The federal organic standards were developed to guarantee consumers that certified farms, processors and handlers have followed an organic system plan and are utilizing organic methods when growing or processing food. Standards ensure that no prohibited substances were applied to the land within the past three years, crop rotation and soil building plans were written and followed, detailed records were kept, fields or processes were inspected annually, and certification is kept current.
In order to streamline and standardize organic labeling in the United States, the federal government formulated national standards in 2002. Under the federal USDA National Organic Program (NOP) guidelines, farms selling more than $5000 worth of goods must be certified by an accredited certifying agent if they wish to label their products “organic”. While farms selling less than $5000 worth of goods are not required to be certified, they are still subject to inspection if they include the word “organic” on their labels. Producers and processors must be recertified every year.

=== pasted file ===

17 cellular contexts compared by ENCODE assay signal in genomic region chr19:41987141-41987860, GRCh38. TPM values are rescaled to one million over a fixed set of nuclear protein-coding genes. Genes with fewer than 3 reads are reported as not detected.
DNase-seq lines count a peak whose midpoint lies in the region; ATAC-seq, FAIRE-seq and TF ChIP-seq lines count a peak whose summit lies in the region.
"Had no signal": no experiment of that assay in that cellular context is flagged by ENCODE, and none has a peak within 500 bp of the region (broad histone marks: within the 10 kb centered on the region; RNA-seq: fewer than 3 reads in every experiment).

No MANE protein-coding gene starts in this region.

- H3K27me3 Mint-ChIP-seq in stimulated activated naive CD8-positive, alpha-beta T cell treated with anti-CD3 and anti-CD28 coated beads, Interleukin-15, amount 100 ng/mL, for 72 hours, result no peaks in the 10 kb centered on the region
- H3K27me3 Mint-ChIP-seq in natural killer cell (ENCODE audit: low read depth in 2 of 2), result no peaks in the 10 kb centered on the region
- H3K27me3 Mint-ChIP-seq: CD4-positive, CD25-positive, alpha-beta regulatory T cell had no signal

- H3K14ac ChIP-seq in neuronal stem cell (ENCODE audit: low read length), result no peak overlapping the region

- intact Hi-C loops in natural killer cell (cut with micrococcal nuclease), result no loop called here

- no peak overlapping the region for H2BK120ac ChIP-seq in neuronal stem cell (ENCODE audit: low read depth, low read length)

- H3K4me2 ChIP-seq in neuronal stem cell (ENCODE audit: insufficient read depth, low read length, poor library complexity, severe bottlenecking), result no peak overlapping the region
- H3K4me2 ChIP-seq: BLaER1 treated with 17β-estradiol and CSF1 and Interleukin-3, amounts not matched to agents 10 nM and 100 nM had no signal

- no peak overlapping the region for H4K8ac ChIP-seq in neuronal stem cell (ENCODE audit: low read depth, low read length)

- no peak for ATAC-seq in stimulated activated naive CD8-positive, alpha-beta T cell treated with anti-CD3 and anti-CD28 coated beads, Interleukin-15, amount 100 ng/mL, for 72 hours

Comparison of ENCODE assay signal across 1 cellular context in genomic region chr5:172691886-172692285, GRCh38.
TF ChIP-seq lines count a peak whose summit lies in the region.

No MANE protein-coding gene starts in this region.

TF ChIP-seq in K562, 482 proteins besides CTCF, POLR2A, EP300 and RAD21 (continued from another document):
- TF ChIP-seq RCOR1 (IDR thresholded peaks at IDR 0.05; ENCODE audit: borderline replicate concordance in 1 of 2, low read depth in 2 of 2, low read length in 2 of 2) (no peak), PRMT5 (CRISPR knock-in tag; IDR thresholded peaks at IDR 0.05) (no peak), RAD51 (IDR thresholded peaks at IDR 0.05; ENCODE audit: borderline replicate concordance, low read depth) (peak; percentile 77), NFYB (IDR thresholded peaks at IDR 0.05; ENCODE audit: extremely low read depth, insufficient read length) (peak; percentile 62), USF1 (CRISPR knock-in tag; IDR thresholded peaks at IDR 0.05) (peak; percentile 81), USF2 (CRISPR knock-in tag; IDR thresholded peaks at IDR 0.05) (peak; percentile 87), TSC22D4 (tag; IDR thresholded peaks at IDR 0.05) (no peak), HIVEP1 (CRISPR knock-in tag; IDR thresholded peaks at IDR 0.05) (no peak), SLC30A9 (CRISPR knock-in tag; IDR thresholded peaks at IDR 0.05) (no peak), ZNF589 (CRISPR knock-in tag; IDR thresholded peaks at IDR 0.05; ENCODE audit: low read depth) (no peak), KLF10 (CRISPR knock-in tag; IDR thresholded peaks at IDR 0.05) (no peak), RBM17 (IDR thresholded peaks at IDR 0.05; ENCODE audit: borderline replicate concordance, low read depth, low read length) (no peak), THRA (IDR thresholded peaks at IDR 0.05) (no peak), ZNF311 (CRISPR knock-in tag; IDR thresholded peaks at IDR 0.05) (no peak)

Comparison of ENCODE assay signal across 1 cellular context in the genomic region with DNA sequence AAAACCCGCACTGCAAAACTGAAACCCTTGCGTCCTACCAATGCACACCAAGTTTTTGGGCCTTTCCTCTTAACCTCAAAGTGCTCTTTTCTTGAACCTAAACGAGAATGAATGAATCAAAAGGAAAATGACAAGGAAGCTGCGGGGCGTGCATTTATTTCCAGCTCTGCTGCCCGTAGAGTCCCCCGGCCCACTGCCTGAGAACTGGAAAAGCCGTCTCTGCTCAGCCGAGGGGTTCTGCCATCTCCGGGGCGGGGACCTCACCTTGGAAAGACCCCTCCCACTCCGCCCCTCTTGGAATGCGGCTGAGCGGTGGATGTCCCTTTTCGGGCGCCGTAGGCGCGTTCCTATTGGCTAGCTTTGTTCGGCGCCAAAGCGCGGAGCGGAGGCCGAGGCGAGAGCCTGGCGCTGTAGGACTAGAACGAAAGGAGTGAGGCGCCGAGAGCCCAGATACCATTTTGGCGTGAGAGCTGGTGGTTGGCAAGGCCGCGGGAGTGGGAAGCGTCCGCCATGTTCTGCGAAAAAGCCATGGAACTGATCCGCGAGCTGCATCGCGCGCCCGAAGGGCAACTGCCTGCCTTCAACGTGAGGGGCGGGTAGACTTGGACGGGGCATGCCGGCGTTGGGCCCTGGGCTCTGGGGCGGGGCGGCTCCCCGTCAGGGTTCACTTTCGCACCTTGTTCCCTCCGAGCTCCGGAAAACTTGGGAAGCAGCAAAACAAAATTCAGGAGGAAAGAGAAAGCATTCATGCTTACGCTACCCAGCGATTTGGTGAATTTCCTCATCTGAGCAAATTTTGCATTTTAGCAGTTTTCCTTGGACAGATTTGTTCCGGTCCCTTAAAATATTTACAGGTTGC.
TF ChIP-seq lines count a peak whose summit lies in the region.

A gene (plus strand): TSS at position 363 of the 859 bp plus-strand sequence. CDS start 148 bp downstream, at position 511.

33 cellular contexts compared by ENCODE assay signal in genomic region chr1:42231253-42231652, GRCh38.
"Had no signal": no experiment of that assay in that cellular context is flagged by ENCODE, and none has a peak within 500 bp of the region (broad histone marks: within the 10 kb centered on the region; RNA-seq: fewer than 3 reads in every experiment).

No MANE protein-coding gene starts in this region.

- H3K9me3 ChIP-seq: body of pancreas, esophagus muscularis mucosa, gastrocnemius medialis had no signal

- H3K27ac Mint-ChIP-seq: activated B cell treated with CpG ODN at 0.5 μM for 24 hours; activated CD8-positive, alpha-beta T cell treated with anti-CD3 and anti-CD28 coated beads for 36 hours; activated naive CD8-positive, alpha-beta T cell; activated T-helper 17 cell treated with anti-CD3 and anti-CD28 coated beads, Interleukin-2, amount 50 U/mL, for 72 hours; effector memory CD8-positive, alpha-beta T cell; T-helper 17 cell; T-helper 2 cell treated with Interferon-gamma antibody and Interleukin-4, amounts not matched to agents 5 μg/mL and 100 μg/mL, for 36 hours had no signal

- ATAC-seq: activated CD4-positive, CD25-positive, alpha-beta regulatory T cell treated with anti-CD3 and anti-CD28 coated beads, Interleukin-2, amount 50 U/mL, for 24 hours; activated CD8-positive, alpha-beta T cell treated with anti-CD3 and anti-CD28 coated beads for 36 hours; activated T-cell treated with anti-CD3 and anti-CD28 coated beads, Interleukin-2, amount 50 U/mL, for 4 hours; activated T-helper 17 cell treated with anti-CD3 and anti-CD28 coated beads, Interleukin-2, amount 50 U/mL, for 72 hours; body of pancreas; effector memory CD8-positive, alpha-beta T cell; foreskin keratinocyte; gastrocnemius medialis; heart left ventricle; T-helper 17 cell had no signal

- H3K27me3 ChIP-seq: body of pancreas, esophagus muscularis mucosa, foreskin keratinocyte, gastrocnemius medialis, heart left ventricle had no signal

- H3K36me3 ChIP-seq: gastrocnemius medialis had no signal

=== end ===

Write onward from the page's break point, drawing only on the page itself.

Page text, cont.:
Definitions of Organic
- What is Organic Food? – NCDA&CS
- The National Organic Program – Homepage
- USDA-AMS Frequently Asked Questions Concerning the National Organic Program
Organic Certification Process
- National Organic Program – Federal Rules for Organic
- National Organic Program Handbook – New September 2010
- Organic Certification Guide, Growing Small Farms
- Organic Certification Recordkeeping, Growing Small Farms
- Financial and Marketing Perspective on Organic Certification – ATTRA
- North Carolina Farmer Certification Assistance Program — See very bottom of page.
Accredited Organic Certifying Agents & Inspectors
- USDA Accredited Certifying Agents – National Organic Program
- International Organic Inspectors Association